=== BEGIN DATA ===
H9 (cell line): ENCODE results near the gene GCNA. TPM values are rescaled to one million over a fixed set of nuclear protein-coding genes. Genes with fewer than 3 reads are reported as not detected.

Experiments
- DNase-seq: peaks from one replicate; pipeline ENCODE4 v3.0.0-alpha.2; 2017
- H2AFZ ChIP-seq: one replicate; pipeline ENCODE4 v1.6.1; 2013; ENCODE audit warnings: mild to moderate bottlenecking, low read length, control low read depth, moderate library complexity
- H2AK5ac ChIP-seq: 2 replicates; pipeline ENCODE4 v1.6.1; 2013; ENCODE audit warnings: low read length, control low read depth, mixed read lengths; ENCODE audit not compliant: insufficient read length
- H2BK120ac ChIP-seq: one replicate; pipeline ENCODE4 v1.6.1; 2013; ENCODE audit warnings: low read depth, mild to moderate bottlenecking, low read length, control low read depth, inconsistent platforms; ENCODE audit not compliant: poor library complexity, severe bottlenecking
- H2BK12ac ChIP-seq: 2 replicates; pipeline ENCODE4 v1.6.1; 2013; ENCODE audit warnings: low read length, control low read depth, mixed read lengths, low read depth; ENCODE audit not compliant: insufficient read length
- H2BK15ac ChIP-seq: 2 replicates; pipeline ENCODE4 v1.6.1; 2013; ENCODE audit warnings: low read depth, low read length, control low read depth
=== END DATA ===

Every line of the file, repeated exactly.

H9 (cell line): ENCODE results near the gene GCNA. TPM values are rescaled to one million over a fixed set of nuclear protein-coding genes. Genes with fewer than 3 reads are reported as not detected.

Experiments
- DNase-seq: peaks from one replicate; pipeline ENCODE4 v3.0.0-alpha.2; 2017
- H2AFZ ChIP-seq: one replicate; pipeline ENCODE4 v1.6.1; 2013; ENCODE audit warnings: mild to moderate bottlenecking, low read length, control low read depth, moderate library complexity
- H2AK5ac ChIP-seq: 2 replicates; pipeline ENCODE4 v1.6.1; 2013; ENCODE audit warnings: low read length, control low read depth, mixed read lengths; ENCODE audit not compliant: insufficient read length
- H2BK120ac ChIP-seq: one replicate; pipeline ENCODE4 v1.6.1; 2013; ENCODE audit warnings: low read depth, mild to moderate bottlenecking, low read length, control low read depth, inconsistent platforms; ENCODE audit not compliant: poor library complexity, severe bottlenecking
- H2BK12ac ChIP-seq: 2 replicates; pipeline ENCODE4 v1.6.1; 2013; ENCODE audit warnings: low read length, control low read depth, mixed read lengths, low read depth; ENCODE audit not compliant: insufficient read length
- H2BK15ac ChIP-seq: 2 replicates; pipeline ENCODE4 v1.6.1; 2013; ENCODE audit warnings: low read depth, low read length, control low read depth